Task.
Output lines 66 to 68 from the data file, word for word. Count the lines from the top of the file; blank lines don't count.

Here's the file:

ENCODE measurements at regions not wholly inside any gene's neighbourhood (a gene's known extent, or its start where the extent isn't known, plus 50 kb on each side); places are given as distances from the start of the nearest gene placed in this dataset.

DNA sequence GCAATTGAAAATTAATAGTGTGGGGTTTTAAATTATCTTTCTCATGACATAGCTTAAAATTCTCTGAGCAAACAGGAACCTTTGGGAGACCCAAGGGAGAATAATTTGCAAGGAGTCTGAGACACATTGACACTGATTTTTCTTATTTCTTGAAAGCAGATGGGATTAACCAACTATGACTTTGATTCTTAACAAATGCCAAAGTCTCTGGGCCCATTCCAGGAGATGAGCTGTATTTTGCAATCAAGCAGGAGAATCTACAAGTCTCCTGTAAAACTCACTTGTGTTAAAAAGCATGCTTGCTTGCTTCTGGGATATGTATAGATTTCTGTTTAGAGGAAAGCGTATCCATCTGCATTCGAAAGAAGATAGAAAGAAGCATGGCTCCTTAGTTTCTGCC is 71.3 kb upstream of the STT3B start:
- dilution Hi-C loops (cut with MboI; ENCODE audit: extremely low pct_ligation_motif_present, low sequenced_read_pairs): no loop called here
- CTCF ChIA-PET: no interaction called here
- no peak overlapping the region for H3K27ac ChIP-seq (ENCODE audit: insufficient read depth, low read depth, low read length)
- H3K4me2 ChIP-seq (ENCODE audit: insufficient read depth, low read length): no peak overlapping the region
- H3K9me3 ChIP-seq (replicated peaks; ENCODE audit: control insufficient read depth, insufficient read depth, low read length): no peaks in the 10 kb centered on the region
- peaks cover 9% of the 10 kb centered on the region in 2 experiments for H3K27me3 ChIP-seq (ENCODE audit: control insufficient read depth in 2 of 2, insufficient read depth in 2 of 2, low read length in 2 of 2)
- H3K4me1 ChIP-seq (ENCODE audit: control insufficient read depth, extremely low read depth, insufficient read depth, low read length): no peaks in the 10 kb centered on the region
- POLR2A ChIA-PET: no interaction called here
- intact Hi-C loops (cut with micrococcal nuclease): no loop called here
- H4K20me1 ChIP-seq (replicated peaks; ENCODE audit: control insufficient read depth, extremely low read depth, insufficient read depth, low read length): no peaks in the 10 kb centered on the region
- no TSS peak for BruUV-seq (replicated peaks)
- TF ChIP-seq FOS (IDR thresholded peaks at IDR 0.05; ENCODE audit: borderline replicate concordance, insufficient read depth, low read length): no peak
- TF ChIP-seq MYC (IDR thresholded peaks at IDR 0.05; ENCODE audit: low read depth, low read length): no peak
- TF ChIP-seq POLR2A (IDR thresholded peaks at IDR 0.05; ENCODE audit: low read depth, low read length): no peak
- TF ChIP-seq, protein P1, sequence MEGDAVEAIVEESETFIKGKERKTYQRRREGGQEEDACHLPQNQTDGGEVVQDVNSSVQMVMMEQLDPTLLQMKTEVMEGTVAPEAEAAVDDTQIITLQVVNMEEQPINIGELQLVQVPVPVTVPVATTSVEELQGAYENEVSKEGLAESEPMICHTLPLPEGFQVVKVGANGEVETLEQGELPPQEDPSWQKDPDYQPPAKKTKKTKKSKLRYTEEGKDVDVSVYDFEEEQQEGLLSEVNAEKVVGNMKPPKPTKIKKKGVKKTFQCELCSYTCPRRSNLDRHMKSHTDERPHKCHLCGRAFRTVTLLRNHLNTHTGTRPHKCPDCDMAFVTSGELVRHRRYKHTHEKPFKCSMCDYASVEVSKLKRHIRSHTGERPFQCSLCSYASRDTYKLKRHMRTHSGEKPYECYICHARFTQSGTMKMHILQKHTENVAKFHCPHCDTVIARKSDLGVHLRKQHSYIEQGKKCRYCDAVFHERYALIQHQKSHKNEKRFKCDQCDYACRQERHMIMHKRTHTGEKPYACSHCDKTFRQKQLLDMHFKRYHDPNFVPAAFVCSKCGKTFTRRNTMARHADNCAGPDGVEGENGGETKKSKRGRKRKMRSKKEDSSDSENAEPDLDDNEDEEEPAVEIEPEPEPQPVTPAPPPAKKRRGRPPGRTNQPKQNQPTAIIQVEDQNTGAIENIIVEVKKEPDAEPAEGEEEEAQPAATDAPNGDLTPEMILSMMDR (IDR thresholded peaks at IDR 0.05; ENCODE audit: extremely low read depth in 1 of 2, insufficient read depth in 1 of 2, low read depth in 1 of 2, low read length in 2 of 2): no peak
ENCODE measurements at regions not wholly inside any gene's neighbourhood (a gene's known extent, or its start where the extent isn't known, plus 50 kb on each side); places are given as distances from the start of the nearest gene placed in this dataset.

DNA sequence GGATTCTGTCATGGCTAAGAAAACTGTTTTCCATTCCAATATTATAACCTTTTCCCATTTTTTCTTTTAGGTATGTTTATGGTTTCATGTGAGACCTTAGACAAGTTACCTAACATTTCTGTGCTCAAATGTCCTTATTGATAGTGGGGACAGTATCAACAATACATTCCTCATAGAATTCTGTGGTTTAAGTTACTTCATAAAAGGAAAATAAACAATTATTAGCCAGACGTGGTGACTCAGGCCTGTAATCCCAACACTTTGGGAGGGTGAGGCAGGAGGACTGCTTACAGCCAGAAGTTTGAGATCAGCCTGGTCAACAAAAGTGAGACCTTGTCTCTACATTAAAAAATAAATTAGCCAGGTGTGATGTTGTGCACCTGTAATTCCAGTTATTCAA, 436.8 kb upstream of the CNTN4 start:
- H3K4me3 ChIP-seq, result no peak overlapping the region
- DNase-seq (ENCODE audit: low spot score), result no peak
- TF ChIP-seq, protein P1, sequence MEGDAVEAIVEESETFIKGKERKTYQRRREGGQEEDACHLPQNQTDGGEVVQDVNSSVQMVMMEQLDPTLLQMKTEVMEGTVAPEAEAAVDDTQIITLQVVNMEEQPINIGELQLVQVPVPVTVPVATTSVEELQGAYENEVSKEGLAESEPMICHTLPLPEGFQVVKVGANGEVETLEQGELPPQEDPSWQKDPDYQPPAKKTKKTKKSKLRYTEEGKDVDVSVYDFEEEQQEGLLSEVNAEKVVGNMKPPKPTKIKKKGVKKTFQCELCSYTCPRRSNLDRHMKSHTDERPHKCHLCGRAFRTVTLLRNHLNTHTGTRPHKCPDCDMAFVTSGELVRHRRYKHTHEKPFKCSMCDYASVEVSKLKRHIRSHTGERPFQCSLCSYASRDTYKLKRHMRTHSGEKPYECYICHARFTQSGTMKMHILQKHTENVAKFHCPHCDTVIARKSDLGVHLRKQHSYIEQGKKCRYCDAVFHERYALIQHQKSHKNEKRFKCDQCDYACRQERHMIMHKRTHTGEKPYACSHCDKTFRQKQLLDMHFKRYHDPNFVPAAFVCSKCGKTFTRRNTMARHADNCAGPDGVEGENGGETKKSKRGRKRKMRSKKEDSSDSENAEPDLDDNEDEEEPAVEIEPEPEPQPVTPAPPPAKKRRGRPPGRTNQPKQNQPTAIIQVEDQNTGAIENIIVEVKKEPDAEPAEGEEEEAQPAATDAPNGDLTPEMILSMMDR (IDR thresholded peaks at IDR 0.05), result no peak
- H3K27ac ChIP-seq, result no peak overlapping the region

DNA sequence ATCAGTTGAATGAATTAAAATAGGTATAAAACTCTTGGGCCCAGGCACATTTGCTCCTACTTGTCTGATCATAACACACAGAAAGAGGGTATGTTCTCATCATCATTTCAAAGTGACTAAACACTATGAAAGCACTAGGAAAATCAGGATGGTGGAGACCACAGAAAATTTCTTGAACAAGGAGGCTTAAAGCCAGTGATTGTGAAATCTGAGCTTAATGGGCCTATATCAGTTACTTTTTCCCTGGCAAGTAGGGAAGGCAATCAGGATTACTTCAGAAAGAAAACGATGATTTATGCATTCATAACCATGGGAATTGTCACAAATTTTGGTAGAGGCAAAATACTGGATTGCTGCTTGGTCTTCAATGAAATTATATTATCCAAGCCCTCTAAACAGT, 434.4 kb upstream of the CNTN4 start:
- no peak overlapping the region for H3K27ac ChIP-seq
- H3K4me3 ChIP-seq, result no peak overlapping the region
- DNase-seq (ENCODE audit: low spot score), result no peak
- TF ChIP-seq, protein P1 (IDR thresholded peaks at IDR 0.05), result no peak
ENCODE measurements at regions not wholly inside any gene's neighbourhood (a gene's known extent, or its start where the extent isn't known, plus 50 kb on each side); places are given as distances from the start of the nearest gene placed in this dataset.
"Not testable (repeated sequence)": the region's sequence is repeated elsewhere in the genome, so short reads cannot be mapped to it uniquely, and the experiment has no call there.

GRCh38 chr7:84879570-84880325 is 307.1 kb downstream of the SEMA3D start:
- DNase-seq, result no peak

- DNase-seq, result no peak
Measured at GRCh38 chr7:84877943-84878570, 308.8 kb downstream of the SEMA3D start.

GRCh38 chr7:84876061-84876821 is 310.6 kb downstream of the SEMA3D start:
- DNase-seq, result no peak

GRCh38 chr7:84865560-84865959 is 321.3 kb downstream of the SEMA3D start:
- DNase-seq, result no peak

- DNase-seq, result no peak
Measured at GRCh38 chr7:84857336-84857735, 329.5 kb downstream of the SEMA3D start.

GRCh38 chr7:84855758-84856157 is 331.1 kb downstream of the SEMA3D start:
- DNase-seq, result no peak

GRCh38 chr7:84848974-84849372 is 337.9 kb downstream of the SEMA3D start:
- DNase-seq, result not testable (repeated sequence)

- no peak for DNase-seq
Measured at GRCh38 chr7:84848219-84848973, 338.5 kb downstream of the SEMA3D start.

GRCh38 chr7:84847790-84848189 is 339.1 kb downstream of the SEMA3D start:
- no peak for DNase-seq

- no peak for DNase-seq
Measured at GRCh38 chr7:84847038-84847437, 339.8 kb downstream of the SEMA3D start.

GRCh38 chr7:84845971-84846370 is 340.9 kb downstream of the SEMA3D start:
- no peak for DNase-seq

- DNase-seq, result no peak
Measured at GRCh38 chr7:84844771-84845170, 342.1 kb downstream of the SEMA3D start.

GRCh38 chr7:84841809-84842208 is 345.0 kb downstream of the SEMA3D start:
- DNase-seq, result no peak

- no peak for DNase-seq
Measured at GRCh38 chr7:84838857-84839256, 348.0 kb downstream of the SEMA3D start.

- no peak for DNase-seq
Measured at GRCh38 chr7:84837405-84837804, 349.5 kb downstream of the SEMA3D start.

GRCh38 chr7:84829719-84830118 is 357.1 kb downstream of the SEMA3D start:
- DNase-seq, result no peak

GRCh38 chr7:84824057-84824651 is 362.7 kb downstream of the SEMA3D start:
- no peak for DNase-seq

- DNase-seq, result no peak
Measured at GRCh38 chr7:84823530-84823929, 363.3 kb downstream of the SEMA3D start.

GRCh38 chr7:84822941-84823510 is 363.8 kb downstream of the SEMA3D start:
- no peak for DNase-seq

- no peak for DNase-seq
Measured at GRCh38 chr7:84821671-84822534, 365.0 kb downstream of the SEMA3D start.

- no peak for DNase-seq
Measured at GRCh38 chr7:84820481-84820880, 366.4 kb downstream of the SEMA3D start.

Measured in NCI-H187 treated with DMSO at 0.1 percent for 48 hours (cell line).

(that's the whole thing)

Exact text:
Measured at GRCh38 chr7:84823530-84823929, 363.3 kb downstream of the SEMA3D start.

GRCh38 chr7:84822941-84823510 is 363.8 kb downstream of the SEMA3D start:
- no peak for DNase-seq